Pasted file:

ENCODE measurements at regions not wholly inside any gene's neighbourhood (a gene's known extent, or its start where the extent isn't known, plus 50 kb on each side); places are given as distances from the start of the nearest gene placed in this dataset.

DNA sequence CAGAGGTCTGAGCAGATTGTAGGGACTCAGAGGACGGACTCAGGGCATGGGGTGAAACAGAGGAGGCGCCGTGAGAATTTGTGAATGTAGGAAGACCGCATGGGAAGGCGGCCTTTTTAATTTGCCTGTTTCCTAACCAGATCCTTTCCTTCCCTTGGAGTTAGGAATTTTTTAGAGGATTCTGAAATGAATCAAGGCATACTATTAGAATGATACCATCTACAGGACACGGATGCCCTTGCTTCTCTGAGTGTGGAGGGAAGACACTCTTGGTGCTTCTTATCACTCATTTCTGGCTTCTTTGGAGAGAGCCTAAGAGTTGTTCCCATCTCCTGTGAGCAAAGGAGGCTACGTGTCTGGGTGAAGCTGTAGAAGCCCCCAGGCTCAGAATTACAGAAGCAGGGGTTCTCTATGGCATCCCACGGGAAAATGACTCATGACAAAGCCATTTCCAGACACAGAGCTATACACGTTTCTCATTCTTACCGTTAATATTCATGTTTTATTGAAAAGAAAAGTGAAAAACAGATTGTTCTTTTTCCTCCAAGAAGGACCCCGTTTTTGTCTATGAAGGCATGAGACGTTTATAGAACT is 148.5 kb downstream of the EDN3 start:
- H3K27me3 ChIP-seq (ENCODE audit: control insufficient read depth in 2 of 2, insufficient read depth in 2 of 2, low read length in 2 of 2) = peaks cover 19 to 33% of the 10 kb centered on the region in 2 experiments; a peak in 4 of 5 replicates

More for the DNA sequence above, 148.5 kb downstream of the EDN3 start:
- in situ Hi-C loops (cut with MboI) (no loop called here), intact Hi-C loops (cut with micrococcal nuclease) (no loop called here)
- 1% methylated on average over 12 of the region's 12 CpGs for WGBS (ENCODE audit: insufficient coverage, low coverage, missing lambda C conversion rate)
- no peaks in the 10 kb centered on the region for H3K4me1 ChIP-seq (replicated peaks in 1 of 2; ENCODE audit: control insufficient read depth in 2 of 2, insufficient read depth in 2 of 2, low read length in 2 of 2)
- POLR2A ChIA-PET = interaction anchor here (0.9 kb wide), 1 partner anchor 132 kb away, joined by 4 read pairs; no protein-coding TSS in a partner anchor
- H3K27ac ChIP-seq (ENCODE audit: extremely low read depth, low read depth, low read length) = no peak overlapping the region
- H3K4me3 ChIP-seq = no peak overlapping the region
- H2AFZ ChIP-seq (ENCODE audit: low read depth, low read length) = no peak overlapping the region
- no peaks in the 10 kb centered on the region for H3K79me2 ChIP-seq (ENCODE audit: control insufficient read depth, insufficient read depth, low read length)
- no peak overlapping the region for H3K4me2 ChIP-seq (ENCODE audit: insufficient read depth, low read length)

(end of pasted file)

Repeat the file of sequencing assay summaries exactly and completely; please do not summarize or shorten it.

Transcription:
ENCODE measurements at regions not wholly inside any gene's neighbourhood (a gene's known extent, or its start where the extent isn't known, plus 50 kb on each side); places are given as distances from the start of the nearest gene placed in this dataset.

DNA sequence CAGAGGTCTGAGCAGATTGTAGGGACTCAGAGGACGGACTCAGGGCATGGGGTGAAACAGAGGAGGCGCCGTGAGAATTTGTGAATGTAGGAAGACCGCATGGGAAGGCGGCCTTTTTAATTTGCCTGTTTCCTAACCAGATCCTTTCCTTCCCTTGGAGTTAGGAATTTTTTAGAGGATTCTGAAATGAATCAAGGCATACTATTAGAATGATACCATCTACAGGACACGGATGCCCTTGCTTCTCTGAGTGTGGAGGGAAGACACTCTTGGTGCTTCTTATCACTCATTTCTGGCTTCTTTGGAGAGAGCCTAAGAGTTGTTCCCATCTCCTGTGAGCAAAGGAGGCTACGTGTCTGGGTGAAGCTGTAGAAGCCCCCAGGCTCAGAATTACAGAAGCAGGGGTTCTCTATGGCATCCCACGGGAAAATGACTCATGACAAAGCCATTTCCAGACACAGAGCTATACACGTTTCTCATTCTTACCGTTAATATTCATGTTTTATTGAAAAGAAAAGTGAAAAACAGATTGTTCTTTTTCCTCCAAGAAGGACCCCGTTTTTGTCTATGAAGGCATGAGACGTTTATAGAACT is 148.5 kb downstream of the EDN3 start:
- H3K27me3 ChIP-seq (ENCODE audit: control insufficient read depth in 2 of 2, insufficient read depth in 2 of 2, low read length in 2 of 2) = peaks cover 19 to 33% of the 10 kb centered on the region in 2 experiments; a peak in 4 of 5 replicates

More for the DNA sequence above, 148.5 kb downstream of the EDN3 start:
- in situ Hi-C loops (cut with MboI) (no loop called here), intact Hi-C loops (cut with micrococcal nuclease) (no loop called here)
- 1% methylated on average over 12 of the region's 12 CpGs for WGBS (ENCODE audit: insufficient coverage, low coverage, missing lambda C conversion rate)
- no peaks in the 10 kb centered on the region for H3K4me1 ChIP-seq (replicated peaks in 1 of 2; ENCODE audit: control insufficient read depth in 2 of 2, insufficient read depth in 2 of 2, low read length in 2 of 2)
- POLR2A ChIA-PET = interaction anchor here (0.9 kb wide), 1 partner anchor 132 kb away, joined by 4 read pairs; no protein-coding TSS in a partner anchor
- H3K27ac ChIP-seq (ENCODE audit: extremely low read depth, low read depth, low read length) = no peak overlapping the region
- H3K4me3 ChIP-seq = no peak overlapping the region
- H2AFZ ChIP-seq (ENCODE audit: low read depth, low read length) = no peak overlapping the region
- no peaks in the 10 kb centered on the region for H3K79me2 ChIP-seq (ENCODE audit: control insufficient read depth, insufficient read depth, low read length)
- no peak overlapping the region for H3K4me2 ChIP-seq (ENCODE audit: insufficient read depth, low read length)